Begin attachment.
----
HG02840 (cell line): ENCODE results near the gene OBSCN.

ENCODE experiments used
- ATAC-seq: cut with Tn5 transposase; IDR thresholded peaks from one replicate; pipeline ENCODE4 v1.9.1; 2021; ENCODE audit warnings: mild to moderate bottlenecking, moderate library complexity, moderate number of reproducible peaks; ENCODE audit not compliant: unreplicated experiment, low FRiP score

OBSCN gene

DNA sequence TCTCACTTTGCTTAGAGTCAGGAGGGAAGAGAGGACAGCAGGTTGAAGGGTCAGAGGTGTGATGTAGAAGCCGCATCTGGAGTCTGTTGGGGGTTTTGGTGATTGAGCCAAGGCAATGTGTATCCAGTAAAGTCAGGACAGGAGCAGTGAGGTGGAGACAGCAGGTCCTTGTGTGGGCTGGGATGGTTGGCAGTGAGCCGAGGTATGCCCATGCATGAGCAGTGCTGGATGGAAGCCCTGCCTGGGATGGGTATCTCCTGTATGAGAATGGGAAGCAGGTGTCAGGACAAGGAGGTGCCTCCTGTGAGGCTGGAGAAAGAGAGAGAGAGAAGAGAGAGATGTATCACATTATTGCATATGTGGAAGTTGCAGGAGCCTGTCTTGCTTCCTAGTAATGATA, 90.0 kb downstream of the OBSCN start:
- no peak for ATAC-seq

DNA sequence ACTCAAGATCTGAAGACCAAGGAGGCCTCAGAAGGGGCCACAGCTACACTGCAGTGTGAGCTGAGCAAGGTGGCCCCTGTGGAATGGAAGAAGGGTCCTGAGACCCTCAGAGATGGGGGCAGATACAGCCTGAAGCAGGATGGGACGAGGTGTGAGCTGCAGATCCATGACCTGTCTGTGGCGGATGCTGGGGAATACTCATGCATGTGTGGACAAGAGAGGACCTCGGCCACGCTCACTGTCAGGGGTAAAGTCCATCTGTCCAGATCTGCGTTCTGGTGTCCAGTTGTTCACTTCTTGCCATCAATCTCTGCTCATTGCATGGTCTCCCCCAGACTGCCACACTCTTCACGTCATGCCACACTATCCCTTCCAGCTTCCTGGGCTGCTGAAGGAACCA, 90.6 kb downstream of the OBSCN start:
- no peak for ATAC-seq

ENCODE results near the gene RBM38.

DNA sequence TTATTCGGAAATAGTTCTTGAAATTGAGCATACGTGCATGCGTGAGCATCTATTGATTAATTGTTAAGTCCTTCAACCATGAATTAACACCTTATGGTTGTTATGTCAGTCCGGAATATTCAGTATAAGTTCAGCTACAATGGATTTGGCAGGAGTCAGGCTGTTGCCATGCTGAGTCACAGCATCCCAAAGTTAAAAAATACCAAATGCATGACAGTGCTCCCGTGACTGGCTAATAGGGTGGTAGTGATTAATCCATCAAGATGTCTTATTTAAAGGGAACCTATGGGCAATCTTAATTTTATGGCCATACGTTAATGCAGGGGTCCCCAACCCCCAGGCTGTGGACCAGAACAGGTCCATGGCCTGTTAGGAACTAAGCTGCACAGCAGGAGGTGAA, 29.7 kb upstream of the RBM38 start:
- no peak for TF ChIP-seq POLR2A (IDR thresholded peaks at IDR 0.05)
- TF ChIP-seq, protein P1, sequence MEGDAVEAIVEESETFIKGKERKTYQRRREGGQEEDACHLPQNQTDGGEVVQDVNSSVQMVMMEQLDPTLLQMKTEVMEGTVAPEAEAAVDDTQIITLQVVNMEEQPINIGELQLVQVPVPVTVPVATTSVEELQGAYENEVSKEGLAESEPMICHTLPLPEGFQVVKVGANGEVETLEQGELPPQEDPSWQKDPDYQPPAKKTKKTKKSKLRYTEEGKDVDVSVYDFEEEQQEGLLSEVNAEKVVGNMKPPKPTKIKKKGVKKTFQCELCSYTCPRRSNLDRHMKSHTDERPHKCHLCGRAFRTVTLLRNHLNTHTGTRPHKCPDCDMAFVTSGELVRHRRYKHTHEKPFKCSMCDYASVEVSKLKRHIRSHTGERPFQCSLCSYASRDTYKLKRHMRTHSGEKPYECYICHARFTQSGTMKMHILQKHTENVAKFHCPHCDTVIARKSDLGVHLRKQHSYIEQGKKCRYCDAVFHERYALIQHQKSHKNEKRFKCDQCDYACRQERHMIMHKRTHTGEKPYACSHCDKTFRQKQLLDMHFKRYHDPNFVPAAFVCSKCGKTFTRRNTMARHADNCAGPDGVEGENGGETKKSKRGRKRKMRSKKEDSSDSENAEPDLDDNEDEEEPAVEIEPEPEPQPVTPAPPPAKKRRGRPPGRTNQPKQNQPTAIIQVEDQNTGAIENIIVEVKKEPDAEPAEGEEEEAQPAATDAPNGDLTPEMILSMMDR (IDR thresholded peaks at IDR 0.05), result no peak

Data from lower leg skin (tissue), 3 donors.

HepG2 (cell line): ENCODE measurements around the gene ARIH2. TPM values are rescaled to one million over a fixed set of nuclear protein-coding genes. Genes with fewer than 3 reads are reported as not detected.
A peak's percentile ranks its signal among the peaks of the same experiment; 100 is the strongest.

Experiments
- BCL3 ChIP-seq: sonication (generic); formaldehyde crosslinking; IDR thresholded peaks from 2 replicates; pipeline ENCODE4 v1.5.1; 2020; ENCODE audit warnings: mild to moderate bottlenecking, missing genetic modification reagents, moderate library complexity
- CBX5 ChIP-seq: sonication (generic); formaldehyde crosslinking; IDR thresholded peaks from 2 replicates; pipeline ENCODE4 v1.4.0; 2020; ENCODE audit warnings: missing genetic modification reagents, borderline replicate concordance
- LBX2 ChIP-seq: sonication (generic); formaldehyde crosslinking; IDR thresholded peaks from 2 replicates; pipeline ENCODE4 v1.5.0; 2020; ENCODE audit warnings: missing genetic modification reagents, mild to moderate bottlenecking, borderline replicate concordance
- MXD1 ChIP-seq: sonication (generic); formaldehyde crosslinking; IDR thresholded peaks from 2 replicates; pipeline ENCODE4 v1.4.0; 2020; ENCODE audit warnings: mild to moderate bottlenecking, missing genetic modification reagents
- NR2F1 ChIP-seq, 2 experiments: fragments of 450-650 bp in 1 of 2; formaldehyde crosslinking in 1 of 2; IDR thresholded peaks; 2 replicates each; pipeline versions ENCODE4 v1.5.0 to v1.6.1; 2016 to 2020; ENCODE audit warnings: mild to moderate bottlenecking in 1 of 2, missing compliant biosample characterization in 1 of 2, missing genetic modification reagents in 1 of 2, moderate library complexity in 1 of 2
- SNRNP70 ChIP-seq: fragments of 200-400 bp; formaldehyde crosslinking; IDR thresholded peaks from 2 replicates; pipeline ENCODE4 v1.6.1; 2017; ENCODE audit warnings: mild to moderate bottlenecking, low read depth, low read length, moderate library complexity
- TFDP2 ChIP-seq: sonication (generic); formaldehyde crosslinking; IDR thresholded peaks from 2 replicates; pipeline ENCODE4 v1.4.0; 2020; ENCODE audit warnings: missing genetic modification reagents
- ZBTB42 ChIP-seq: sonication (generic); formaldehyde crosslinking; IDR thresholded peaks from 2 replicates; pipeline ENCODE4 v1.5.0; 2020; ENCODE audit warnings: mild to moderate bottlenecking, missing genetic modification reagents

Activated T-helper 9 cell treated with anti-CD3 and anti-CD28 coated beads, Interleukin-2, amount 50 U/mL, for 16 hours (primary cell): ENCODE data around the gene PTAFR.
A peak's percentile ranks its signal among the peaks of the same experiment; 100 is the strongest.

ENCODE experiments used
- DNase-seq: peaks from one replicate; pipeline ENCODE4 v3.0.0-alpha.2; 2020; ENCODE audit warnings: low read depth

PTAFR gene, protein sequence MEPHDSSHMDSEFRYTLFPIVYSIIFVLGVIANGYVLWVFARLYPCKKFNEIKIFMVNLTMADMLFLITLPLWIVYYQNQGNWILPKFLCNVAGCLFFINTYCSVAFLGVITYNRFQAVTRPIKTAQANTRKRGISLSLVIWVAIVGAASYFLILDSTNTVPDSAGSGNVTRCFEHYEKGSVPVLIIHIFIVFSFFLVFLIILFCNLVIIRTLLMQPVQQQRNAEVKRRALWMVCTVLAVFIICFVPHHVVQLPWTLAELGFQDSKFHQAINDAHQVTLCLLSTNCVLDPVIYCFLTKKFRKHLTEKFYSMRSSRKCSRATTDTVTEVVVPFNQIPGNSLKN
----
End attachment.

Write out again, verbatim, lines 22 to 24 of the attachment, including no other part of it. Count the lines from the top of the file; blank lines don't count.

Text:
- SNRNP70 ChIP-seq: fragments of 200-400 bp; formaldehyde crosslinking; IDR thresholded peaks from 2 replicates; pipeline ENCODE4 v1.6.1; 2017; ENCODE audit warnings: mild to moderate bottlenecking, low read depth, low read length, moderate library complexity
- TFDP2 ChIP-seq: sonication (generic); formaldehyde crosslinking; IDR thresholded peaks from 2 replicates; pipeline ENCODE4 v1.4.0; 2020; ENCODE audit warnings: missing genetic modification reagents
- ZBTB42 ChIP-seq: sonication (generic); formaldehyde crosslinking; IDR thresholded peaks from 2 replicates; pipeline ENCODE4 v1.5.0; 2020; ENCODE audit warnings: mild to moderate bottlenecking, missing genetic modification reagents